A landlord who once banned “coloured tenants” from his properties has been told he must never directly contact his local council again after a 10-year campaign of abuse.
After losing a High Court battle, multi-millionaire landlord Fergus Wilson, 72, was handed a permanent injunction, stopping him from contacting Ashford Borough Council in Kent.
The previous temporary injunction was made permanent, meaning that Wilson will only be able to contact the council workers through a named legal advisor.
The court was told that Wilson sent hundreds of unpleasant letters, emails and phone calls, complaining about officers, councillors and legal representatives and repeatedly told councillors to kill themselves.
Wilson has previously attracted controversy after his racist practice of banning “coloured tenants” in his properties was overthrown by the courts in 2017.
The council’s representative, Adam Solomon QC, handed more than 454 copies of correspondence sent by Wilson to council officials in the space of just over four years, between February 2016 and July 2020.
Solomon told the court that some workers had received rude emails from Wilson on a daily basis.
He said: “Officers, employees and councillors felt bullied and distressed, being unable to respond properly to allegations, some of them being reduced to tears.”
Included in Solomon’s summary were the copies of the aggressive letters and emails that had been sent to council members and associated workers.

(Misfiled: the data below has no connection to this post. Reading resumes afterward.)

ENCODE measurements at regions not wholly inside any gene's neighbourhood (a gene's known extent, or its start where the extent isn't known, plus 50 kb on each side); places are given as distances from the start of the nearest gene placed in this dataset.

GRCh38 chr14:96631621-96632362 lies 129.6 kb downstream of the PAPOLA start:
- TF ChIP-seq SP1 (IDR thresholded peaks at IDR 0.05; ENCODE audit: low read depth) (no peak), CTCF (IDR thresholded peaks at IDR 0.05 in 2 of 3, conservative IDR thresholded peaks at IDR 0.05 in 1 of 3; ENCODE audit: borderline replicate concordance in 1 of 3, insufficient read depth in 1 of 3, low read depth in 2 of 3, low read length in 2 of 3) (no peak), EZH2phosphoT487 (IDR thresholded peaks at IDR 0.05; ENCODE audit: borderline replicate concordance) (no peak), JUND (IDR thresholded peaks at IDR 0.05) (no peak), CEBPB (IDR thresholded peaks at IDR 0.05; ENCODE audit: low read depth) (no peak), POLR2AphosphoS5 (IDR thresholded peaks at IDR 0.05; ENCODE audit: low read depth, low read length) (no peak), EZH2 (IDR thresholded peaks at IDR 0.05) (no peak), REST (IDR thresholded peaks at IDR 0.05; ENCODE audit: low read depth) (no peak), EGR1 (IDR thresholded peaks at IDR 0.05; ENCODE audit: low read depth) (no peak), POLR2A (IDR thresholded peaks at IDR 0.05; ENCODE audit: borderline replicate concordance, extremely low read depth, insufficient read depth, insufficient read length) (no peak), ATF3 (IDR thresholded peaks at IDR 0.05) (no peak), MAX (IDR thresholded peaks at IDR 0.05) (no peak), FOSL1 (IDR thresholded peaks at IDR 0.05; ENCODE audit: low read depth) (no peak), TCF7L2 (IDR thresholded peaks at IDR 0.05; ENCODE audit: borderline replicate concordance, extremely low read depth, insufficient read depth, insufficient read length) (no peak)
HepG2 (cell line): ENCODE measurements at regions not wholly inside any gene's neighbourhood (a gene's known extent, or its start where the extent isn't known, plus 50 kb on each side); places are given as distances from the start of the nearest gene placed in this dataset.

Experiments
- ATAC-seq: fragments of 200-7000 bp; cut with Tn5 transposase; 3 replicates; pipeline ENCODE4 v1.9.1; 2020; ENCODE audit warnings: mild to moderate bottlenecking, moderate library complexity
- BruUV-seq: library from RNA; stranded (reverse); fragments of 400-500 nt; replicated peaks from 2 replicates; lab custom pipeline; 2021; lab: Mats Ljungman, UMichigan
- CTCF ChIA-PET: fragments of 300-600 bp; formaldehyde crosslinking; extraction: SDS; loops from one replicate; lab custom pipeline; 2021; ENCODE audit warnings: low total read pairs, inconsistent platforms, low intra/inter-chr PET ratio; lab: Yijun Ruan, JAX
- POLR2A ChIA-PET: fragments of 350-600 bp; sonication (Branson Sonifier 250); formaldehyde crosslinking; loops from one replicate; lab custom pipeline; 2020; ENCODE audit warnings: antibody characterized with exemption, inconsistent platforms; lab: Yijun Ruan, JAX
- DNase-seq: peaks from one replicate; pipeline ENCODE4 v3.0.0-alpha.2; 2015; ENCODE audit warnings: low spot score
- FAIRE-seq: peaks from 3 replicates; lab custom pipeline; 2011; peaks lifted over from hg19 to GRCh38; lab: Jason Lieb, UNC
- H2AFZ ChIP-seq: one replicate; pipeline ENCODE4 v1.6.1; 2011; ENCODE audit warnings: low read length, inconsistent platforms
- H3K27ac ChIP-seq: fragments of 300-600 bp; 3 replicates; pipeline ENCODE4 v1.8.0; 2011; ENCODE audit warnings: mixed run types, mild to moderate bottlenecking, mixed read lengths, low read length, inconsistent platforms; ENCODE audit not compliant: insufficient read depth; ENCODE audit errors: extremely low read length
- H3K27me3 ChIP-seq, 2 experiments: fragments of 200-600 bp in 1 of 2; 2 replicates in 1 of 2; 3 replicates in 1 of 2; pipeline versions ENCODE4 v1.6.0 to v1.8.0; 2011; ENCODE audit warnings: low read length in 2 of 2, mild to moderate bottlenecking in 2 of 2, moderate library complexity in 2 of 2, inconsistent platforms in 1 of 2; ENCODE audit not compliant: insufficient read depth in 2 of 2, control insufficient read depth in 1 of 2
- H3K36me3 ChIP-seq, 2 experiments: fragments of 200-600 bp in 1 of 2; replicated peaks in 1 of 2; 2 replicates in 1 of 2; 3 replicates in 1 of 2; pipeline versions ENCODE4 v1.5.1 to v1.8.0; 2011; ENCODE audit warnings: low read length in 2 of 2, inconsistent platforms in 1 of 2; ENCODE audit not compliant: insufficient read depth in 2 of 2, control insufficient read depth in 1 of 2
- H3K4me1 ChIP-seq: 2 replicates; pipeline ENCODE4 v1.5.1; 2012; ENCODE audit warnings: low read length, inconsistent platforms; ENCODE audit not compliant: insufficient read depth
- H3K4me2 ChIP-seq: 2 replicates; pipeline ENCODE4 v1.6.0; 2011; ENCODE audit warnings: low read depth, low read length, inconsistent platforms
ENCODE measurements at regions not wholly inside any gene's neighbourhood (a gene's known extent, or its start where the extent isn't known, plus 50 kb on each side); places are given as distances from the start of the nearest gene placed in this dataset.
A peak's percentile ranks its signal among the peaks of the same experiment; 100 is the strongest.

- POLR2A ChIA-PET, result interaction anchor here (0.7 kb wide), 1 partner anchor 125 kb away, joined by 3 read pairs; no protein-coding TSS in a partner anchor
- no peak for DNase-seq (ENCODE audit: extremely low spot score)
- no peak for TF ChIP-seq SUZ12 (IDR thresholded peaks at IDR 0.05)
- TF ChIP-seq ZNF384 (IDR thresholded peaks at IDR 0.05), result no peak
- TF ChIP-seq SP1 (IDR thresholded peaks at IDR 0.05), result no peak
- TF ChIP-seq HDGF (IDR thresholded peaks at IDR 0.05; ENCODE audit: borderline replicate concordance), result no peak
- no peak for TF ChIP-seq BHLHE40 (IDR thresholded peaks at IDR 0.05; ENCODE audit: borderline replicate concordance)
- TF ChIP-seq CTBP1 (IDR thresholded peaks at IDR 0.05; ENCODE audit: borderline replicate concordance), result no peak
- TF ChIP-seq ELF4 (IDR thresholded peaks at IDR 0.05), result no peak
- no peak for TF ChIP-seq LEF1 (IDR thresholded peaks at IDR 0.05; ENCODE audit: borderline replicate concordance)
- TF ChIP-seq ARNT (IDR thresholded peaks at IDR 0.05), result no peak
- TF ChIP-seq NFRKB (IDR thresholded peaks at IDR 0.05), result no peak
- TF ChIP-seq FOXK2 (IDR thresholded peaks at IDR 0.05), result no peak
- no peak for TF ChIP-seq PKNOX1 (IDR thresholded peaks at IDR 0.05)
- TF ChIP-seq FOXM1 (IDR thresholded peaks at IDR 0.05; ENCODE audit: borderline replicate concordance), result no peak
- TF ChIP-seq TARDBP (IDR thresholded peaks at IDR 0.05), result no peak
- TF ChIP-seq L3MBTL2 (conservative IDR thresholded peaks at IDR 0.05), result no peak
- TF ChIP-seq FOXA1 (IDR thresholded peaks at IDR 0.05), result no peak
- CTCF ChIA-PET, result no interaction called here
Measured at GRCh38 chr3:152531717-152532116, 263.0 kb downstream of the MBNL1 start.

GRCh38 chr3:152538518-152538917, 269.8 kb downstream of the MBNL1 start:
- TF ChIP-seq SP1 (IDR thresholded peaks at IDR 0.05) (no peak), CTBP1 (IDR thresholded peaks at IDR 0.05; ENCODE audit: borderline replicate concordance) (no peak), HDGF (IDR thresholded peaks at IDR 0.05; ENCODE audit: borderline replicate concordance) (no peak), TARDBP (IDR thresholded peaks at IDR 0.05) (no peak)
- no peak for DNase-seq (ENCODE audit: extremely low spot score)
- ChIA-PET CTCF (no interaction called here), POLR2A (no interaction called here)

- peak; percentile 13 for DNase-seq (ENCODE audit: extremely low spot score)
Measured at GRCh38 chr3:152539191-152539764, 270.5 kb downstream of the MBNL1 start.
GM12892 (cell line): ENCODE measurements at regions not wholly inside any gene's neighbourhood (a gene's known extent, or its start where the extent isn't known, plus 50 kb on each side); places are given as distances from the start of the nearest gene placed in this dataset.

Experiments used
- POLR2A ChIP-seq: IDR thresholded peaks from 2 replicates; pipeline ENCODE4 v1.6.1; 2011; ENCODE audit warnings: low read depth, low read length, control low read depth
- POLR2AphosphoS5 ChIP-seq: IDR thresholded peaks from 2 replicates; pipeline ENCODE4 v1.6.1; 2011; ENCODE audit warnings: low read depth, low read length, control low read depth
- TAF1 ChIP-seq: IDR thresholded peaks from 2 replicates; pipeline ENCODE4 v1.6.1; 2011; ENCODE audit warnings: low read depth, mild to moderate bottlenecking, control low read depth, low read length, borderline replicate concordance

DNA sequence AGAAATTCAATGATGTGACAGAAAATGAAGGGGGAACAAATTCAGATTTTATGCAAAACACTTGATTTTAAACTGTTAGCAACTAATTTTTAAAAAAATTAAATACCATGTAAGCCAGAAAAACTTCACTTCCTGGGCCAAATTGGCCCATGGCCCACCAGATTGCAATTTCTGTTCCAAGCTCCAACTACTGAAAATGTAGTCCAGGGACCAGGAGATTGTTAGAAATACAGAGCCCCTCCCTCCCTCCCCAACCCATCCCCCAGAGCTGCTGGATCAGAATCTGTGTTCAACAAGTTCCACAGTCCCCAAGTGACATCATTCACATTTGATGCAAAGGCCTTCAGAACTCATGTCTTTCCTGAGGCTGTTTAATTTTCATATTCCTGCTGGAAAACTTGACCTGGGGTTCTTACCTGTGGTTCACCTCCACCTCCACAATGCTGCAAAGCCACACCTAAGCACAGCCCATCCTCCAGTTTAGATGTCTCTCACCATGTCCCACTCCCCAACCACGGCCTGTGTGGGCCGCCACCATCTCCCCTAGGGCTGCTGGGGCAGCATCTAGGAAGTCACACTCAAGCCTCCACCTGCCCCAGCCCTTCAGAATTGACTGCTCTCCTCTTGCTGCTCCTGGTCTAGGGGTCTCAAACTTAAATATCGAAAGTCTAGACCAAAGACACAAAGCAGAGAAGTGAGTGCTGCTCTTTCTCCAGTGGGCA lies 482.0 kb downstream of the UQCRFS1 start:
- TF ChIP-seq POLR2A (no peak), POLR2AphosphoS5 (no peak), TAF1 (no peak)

One letter sent to council leader Gerry Clarkson's home address called him "a buffoon", "an a**", "a bag of ****" and encouraged him to "do all the young people in Ashford a service and commit suicide".
In another abusive email, Wilson had referred to a female member of staff as an “objectionable fat lady” when calling for her to be fired.
In a lengthy summary statement, Daryl Allen QC said that he had “no hesitation” when making the ruling.
Mr Allen QC continued: “The defendant’s conduct repeatedly went far beyond merely irritating and annoying, it was deliberately offensive.
“It included numerous unfounded allegations of professional misconduct and criminal conduct.
“It included multiple threats of criminal or other legal proceedings which were never pursued.”
In support of the argument that his conduct was in fact, appropriate, Wilson reportedly submitted a photo of himself taken with the hashtag “Fat ****” written underneath.
In response to this, Solomon said: “The argument goes, insofar as it is coherent, is that if it is OK for people to call the defendant a “fat ****”, it is okay for him to refer to [the victim] in the way that he does.”
A local authority spokesman said: “The council is delighted with the judgment handed down today, confirming that the terms of the interim injunction obtained in July 2020 preventing Mr Wilson from continuing to harass council staff and councillors are now embodied in a final (permanent) injunction.
“The judgment has vindicated the council’s decision to take the unusual step of resorting to litigation in order to protect its staff and councillors.”
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